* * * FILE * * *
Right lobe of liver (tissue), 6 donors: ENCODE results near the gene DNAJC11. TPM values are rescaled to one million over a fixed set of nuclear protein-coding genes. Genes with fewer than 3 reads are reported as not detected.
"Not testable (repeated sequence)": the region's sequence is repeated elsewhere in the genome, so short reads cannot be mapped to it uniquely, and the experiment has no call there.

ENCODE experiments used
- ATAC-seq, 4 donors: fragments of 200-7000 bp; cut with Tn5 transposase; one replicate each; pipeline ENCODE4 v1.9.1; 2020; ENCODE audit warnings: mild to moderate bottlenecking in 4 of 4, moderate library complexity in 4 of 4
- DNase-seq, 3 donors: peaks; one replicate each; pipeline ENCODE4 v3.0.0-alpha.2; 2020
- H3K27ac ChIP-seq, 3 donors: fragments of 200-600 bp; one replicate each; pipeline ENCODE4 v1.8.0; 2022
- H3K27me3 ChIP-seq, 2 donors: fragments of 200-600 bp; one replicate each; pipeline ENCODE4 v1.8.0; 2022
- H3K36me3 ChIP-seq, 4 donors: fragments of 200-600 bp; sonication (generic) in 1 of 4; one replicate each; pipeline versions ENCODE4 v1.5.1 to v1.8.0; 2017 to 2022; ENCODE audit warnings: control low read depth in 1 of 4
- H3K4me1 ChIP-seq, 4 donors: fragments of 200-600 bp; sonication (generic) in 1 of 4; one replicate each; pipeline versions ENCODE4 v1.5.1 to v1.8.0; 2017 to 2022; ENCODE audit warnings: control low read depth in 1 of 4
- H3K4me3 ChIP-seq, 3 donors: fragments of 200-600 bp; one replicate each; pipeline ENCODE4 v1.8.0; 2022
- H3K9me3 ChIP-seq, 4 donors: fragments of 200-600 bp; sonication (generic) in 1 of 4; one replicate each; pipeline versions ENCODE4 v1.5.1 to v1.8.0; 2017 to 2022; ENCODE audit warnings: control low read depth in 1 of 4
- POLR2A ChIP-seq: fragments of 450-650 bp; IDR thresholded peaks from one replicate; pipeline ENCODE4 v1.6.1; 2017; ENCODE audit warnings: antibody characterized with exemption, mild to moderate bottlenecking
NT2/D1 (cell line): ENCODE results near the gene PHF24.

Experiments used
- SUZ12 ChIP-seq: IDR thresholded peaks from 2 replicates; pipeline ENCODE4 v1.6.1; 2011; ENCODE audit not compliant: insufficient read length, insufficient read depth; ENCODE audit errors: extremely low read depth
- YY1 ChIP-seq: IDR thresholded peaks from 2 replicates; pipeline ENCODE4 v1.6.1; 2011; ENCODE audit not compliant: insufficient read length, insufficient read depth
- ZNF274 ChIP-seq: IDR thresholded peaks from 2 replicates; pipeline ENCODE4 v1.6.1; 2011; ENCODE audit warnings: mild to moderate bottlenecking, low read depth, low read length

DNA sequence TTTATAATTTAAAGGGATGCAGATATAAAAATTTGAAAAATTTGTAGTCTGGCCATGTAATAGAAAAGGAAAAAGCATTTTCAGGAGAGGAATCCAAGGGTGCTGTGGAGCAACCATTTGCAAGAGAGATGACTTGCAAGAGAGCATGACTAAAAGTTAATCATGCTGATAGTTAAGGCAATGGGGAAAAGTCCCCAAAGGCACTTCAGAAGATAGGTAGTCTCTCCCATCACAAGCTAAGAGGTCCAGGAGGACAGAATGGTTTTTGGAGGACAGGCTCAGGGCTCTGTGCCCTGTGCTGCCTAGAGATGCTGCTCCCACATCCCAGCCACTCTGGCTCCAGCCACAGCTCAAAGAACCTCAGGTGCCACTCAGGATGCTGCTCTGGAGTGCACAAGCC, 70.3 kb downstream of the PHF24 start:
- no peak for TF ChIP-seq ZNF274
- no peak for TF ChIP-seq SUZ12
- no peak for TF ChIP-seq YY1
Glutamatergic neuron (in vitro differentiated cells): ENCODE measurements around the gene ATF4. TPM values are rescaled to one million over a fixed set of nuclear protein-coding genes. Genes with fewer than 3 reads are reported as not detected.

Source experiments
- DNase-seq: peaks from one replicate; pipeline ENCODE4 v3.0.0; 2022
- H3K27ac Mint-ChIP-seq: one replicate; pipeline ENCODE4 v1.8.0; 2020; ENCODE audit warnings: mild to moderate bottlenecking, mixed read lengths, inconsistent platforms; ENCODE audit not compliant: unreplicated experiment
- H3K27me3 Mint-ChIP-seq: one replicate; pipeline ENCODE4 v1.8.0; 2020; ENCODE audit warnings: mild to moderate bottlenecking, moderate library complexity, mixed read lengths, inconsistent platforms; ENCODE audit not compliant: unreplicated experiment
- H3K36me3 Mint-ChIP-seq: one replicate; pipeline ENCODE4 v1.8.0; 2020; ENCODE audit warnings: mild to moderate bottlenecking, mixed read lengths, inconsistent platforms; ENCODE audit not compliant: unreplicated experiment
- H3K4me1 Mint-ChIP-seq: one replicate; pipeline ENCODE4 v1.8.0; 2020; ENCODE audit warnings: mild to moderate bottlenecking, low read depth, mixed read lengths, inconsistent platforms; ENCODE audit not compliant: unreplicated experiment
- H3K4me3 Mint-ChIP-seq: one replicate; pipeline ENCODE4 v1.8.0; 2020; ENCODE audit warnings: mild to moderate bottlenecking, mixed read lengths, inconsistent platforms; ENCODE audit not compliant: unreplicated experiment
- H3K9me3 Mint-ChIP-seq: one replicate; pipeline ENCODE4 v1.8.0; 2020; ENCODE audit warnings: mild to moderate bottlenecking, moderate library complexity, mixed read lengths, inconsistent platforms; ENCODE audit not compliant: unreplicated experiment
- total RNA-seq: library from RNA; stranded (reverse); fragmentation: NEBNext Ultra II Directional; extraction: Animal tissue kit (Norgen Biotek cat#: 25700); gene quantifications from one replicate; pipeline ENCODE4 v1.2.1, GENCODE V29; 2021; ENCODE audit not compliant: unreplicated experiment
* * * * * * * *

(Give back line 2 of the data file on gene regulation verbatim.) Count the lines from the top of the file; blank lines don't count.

"Not testable (repeated sequence)": the region's sequence is repeated elsewhere in the genome, so short reads cannot be mapped to it uniquely, and the experiment has no call there.